Newly released journalist says thanks for international campaign

http://www.rsf.org/article.php3?id_article=24764 

Nguyen Thi Thanh Van, the French journalist and activist who was detained from 17 November to 12 December in Ho Chi Minh City, gave a news conference at Reporters Without Borders headquarters in Paris this morning in which she talked of her fears while held and thanked all those who campaigned for her release.

“Locked in my cell, I was anxious because I could not imagine how I would ever get out of this situation,” she said. “There was never any violence against me, but I was interrogated for one or two hours by policemen every day except Sundays. They tried to unsettle me. It was a form of moral terror.”

Than Van works for Vietnamese exile community media, including radio Chan Troi Moi (New Horizon – http://www.radiochantroimoi.com), which broadcasts to Vietnam on the medium wave.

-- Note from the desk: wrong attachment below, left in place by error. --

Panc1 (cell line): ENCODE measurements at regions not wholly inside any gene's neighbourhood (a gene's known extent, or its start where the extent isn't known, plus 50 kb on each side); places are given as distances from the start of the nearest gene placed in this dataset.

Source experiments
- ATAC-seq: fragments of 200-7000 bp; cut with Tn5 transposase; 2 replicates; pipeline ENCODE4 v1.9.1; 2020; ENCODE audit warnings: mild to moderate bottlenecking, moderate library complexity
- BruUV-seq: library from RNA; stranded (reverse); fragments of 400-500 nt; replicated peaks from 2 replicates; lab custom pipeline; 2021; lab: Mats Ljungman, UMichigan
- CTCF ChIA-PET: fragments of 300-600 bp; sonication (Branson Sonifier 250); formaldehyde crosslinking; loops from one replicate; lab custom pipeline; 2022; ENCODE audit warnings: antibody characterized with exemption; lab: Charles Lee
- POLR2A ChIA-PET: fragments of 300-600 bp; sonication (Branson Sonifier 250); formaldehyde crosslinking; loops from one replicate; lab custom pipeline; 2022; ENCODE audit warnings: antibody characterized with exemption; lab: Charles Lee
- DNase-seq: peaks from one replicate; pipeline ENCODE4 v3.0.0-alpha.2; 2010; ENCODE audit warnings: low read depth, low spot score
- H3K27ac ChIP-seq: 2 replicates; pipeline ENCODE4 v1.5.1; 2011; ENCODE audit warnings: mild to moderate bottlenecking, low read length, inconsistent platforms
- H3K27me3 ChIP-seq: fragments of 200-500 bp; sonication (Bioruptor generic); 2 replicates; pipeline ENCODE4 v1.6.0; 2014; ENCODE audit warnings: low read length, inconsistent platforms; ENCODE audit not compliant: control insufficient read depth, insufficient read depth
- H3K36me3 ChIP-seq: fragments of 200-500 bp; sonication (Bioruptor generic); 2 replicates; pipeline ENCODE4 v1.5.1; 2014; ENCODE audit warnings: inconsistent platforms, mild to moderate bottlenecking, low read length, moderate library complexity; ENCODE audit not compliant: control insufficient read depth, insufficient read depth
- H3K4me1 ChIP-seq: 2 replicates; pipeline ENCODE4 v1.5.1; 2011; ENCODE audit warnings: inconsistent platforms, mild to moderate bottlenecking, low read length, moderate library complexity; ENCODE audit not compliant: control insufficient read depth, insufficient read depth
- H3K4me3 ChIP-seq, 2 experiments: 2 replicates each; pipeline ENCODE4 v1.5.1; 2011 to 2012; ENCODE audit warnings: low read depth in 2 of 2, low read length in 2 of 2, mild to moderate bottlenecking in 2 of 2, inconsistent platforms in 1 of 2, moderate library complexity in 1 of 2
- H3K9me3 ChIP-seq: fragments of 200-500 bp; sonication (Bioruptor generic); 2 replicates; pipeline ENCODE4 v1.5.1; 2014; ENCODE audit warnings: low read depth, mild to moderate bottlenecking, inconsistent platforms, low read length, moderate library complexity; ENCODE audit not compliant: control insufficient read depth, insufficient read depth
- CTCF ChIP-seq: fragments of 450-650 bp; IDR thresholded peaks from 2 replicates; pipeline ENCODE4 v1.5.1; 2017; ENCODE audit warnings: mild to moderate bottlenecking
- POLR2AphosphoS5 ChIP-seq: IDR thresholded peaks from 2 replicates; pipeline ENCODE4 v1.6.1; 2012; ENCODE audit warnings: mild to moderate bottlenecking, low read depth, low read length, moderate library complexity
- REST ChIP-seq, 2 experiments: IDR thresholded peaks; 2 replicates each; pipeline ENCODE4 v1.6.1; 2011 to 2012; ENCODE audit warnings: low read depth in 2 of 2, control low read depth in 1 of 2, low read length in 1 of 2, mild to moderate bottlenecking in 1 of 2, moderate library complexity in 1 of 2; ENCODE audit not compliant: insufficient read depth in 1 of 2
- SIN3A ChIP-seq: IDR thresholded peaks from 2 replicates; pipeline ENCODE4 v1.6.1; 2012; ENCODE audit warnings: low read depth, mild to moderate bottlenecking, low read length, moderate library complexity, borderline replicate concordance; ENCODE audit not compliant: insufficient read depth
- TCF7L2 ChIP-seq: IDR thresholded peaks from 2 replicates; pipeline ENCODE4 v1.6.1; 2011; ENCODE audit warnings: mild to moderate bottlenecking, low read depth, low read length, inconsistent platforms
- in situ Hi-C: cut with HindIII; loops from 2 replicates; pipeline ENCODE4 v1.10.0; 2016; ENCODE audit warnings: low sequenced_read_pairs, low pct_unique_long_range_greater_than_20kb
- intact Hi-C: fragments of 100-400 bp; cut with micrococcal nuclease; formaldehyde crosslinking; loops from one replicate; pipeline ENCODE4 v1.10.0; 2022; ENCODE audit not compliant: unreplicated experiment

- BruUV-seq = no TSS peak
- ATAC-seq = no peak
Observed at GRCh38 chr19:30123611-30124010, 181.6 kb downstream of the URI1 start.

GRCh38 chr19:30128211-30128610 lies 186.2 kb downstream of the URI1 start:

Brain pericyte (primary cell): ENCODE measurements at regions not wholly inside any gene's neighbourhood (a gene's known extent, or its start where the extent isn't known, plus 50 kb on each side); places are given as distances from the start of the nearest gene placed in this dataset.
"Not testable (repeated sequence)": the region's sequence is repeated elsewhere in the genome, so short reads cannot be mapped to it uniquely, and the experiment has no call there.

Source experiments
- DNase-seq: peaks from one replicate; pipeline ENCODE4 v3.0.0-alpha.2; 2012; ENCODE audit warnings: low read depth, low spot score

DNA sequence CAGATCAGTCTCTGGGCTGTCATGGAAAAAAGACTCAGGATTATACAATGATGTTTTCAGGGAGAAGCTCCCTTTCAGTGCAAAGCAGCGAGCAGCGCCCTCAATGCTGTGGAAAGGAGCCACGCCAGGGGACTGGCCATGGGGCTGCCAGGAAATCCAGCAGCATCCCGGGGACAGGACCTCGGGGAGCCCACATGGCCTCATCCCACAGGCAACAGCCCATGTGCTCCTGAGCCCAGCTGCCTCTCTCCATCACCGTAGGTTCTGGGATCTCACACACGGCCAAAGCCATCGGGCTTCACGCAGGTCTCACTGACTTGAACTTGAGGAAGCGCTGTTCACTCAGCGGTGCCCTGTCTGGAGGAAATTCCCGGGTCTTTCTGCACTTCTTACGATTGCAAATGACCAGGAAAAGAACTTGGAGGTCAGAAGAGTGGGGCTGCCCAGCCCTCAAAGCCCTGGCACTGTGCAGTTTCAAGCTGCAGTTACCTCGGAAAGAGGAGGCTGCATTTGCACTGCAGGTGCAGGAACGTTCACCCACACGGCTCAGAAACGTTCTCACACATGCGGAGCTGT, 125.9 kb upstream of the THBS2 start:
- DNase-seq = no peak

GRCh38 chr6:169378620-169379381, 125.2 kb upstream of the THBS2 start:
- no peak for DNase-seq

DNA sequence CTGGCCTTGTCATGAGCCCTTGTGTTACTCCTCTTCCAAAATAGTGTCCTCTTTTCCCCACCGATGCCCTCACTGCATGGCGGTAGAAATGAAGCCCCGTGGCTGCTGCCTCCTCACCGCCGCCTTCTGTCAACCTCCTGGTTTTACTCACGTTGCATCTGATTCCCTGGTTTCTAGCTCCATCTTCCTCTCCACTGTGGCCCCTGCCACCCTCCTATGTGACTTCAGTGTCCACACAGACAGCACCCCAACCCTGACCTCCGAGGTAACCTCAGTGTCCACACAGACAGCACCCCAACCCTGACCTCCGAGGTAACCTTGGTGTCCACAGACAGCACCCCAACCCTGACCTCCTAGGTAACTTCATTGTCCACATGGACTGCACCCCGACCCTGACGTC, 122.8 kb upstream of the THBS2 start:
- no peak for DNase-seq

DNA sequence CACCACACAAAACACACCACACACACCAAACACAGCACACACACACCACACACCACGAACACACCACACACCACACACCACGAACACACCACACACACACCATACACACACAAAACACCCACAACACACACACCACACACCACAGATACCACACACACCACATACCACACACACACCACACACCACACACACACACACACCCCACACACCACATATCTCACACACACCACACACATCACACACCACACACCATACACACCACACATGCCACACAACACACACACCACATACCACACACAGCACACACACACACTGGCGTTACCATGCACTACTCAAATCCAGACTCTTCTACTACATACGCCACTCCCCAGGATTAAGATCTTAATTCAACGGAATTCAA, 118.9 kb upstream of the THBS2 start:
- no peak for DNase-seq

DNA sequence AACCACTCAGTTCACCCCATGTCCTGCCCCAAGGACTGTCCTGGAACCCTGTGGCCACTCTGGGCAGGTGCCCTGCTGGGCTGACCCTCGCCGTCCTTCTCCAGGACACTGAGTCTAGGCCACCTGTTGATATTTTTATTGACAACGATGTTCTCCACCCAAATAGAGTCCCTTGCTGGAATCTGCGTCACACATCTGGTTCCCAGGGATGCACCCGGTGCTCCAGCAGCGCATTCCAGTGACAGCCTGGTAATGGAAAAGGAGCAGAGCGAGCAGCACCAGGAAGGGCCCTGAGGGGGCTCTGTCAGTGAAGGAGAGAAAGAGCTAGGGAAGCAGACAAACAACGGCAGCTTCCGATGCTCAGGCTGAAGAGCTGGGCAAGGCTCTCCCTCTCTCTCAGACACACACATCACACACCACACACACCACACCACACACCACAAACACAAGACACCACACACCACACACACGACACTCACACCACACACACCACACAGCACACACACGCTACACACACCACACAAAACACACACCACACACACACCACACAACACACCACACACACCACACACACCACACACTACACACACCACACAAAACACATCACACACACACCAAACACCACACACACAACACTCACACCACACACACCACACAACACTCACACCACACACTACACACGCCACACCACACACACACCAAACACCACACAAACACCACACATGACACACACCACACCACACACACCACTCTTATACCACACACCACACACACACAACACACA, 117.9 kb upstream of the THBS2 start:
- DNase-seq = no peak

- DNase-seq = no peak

“When you are released and discover all that was done on your behalf, it warms the heart,” she said. “I had this concern while in prison that people did not know what was happening to me. At the same time, I was shocked by all the lies and manipulation in the Vietnamese media. It bore no relation to what I was saying during interrogation.”

Her lawyer, Serge Lewisch, said: “It was a happy outcome, but the risk was enormous. She faced the possibility of life imprisonment on these terrorism charges. And the way the authorities were drawing other things into this case was dangerous for her. It is significant that during all this time I was unable to find a Vietnamese lawyer who dared to defend her. It is an indication of the lack of freedom in Vietnam.”